At Uplift, we value constant innovation. We want our teachers thinking about better ways to instruct scholars. We ask our leaders to employ new strategies to develop their teams, and when we renovate or build new school buildings, we think deeply about the entire facility from classroom layout to common spaces and colors in order to foster a high-performing scholar community.
Peter Hays, principle from Project Management Services Inc., has been working with Uplift since the first challenge of turning a horse stable into what is now one of the top-performing charter schools in the nation, Uplift North Hills Preparatory.
“The nature of charters is that they are always changing in positive ways and looking for new ways to innovate from teaching, to what kind of spaces they need. If you ask us what we had in our schools eight years ago, it’s different from now,” Mr. Hayes said.
After the decision for a new school or school remodel and expansion is made, Uplift and the facilities committee have to be creative with the choice of buildings since charter schools in Texas don’t receive funding for facilities. Mr. Hayes said his team went through an exercise last year to find the best combination of materials for the outside of the buildings that is cost effective while still keeping the look, “attractive, professional and collegiate.”
It’s this look on the outside paired with bright colors, natural lighting and bold signage on the inside that can be found in some of the newer buildings at Uplift Summit, Uplift Peak and Uplift Heights and give Uplift a signature feel. But, it’s the impact that the look and feel of the buildings has on scholars that has the most meaning.
Daniel Polk, Dean of Instruction for Uplift Heights Secondary, was a founding teacher the year the school opened in 2010. This year he said the new facilities have positively impacted the scholars and school culture.
“It’s been really great watching the excitement in our scholars as they walked into a new and bigger building. They’ve really learned what it means to have pride in their school,” Mr. Polk said.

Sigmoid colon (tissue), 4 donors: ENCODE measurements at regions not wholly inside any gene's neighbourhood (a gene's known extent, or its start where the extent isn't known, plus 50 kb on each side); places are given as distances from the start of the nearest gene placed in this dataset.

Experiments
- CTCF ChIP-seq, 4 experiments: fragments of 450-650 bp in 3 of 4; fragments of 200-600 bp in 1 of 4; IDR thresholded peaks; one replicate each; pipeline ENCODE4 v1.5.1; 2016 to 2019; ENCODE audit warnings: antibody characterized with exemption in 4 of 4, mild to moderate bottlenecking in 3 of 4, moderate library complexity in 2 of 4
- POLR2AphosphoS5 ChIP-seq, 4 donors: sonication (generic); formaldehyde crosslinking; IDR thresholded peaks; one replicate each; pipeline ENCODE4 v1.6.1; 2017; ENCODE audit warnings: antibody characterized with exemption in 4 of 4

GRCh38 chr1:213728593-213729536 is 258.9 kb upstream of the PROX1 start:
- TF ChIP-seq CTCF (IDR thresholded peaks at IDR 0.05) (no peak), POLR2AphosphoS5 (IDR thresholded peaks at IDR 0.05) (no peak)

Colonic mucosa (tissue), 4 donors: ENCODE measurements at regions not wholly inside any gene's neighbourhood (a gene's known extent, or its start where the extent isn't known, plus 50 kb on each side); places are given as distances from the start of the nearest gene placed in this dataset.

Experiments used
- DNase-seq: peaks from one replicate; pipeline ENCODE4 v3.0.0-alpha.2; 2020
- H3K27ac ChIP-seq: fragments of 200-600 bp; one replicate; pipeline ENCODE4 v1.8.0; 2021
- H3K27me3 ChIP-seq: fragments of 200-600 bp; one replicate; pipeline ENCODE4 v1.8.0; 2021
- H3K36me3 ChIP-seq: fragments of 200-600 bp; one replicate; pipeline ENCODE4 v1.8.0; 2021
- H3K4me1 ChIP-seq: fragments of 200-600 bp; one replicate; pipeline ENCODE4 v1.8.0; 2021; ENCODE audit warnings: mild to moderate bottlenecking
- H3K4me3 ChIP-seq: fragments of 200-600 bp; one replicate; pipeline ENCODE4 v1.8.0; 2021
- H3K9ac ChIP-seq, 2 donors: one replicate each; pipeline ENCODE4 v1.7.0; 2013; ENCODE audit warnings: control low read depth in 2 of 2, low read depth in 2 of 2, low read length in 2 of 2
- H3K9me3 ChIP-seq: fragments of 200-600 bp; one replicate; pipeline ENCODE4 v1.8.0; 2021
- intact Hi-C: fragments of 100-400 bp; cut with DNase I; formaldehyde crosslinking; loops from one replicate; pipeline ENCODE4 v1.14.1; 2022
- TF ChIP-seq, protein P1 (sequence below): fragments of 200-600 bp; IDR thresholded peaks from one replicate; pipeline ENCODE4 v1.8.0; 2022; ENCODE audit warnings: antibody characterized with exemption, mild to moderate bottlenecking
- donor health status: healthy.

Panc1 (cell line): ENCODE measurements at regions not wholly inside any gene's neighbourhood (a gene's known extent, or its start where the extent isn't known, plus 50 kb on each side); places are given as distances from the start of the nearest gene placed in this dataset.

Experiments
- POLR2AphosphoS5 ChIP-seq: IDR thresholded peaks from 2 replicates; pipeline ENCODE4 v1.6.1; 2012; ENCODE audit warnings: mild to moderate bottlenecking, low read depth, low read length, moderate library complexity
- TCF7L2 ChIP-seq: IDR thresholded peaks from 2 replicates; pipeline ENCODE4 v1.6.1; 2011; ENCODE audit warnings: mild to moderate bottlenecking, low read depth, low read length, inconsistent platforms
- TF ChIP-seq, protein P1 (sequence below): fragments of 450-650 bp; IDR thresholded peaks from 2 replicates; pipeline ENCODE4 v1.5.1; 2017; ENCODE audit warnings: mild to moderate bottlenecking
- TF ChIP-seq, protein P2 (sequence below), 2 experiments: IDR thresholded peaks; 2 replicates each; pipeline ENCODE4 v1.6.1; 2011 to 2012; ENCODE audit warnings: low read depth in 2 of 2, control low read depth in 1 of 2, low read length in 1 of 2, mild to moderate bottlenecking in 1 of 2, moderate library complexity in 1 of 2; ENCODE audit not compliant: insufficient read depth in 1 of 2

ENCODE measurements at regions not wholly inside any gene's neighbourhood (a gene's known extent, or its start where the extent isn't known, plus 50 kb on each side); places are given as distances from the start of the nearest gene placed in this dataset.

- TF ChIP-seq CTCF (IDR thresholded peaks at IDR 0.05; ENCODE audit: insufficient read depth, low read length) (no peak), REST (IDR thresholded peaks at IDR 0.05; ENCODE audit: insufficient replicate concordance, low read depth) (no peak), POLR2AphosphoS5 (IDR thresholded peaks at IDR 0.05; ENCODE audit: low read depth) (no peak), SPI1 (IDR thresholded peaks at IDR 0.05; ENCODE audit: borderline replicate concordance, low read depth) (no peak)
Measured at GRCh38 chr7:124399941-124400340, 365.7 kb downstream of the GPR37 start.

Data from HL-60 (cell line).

Last year, the primary and secondary scholars were split between the old building and portables. Mr. Polk explained that having all the scholars in one building established a more cohesive family feel where scholars can see their brothers and sisters in the hallways.
“Every two weeks we hold a town hall where we all gather in the gym and celebrate our core values and our scholars in front of a large audience. We weren’t able to have anything like that before,” he said.
In addition to the new building Uplift Heights has a full-size gym and field for P.E. and other athletics. Mr. Polk said it creates a lot of pride in their athletics to be able to host games at Uplift Height instead of always having away games.
Gifts like the $12.5 million Hamon Charitable Foundation matching grant create the opportunity for you to be a part of adding five more schools to our growing network as well as building out and improving our current schools.
“It really is a big contrast from previous years when people would drive by and see the building and not really know what it was, to this year, when they see the gate, beautiful building, large windows and the Uplift Heights crest on the side. It says, ‘Here’s a great school that we’re willing to put time and money into because we believe enough in the success of this place on the corner of West Dallas,” Mr. Polk said.